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HF-564-02 LONG-TERM OUTCOMES OF TACHYCARDIA INDUCED CARDIOMYOPATHY COMPARED WITH IDIOPATHIC DILATED CARDIOMYOPATHY

      Background

      Tachycardia induced cardiomyopathy (TIC) is a reversible dilated cardiomyopathy (DCM). Data on natural course and prognosis of TIC and comparison with other dilated cardiomyopathies is scarce.

      Objective

      To compare the clinical presentation, comorbidities and long-term outcome of TIC patients with idiopathic DCM patients.

      Methods

      A single center, retrospective cohort study of patients hospitalized with new onset TIC or IDCM between 2007-2017. The primary end point was composite of death, myocardial infarction, thromboembolic events, assist device or heart transplantation and malignant arrhythmia. The secondary end point was recurrent hospitalization due to worsening heart failure (HF) during follow up. Study end points were evaluated for 5 years and for the whole length of follow up.

      Results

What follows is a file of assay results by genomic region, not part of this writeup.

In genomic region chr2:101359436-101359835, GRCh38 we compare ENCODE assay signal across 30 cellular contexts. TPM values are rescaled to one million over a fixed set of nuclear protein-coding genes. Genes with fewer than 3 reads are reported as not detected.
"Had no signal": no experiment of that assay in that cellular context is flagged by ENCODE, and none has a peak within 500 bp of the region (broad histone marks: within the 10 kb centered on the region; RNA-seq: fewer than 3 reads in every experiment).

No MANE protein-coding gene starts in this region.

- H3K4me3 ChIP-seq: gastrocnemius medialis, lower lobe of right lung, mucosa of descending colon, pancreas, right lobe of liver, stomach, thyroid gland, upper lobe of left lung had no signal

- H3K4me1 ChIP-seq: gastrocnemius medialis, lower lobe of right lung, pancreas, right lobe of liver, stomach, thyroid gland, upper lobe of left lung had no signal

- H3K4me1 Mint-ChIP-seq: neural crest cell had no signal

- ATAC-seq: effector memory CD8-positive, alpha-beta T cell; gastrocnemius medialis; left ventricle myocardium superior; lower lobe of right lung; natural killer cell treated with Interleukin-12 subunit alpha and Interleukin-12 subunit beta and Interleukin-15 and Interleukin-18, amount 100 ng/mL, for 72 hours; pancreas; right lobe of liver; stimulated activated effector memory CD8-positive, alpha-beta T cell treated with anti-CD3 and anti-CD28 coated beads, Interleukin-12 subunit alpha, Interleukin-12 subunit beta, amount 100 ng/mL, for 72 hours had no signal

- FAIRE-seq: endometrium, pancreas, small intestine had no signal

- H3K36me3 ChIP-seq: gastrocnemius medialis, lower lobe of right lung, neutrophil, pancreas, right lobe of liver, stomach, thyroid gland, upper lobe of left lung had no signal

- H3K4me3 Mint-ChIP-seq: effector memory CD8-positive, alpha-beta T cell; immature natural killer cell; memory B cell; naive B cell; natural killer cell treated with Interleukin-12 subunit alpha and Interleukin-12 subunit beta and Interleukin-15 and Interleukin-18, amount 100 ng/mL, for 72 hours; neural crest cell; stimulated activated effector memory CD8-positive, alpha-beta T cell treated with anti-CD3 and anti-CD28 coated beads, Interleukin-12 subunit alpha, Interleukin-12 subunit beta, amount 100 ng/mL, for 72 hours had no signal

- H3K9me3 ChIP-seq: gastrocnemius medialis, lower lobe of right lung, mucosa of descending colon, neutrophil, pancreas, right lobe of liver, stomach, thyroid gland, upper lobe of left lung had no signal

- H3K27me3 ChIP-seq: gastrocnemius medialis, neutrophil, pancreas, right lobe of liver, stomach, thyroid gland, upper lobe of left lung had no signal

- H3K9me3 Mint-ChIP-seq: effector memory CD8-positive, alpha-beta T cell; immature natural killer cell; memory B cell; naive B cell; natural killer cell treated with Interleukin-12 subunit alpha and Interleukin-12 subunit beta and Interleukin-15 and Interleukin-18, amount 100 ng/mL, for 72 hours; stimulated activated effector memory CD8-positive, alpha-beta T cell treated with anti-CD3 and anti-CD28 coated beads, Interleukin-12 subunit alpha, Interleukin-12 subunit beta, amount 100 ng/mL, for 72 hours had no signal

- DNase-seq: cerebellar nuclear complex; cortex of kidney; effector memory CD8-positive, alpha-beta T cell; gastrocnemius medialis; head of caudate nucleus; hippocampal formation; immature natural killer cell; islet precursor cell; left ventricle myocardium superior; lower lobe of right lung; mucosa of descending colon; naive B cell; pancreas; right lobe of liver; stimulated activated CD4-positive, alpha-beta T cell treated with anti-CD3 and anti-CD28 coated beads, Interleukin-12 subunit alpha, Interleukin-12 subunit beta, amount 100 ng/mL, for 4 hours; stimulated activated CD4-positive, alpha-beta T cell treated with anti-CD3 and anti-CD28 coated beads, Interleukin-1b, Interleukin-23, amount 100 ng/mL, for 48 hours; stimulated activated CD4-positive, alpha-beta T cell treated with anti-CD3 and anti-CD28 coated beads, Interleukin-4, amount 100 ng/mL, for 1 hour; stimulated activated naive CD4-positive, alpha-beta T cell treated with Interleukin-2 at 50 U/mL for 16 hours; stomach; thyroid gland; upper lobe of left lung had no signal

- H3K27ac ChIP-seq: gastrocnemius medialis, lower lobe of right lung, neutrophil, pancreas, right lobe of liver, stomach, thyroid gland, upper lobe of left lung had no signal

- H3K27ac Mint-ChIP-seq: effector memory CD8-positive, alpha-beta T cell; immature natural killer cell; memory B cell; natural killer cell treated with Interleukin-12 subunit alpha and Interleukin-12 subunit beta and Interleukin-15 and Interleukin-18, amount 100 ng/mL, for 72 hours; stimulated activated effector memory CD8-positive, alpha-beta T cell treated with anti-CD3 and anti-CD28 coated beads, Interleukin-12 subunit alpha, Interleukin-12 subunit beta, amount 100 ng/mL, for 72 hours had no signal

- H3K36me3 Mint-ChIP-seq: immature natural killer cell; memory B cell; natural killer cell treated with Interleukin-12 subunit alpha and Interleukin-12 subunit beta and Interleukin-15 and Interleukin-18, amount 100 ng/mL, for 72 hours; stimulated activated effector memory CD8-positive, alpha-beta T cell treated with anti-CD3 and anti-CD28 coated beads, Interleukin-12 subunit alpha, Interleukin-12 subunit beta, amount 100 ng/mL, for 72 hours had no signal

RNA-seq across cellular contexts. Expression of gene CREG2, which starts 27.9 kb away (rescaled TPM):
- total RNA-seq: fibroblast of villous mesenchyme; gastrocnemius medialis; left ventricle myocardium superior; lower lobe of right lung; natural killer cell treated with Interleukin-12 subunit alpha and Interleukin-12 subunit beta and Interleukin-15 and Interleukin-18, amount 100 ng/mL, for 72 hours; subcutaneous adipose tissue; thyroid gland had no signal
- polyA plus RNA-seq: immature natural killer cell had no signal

64 TIC and 66 idiopathic DCM (IDCM) patients were enrolled. The primary composite endpoint and all-cause mortality were similar between TIC and IDCM during median follow-up time of ∼6 years (36% vs 29% and 22% vs 15%, respectively). A Kaplan-Meier survival analysis showed no significant difference between TIC and IDCM groups for event-free survival of the composite endpoint (Log Rank, p=0.328) and for all-cause mortality (Log Rank, p=0.139). Recurrent admission occurred earlier in TIC patients compared with IDCM patients (Log Rank, p=0.035) and the risk for HF readmission was significantly higher in TIC (HR: 1.81; 95% CI 1.03-3.18). This risk became insignificant after adjustment to comorbidities (HR: 1.55; 95% CI 0.85-2.8). Nonetheless, the incidence of recurrent hospitalization during the follow-up period was significantly higher in TIC patients (incidence rate ratio 1.59, 95% CI 1.12-2.24; p=0.009).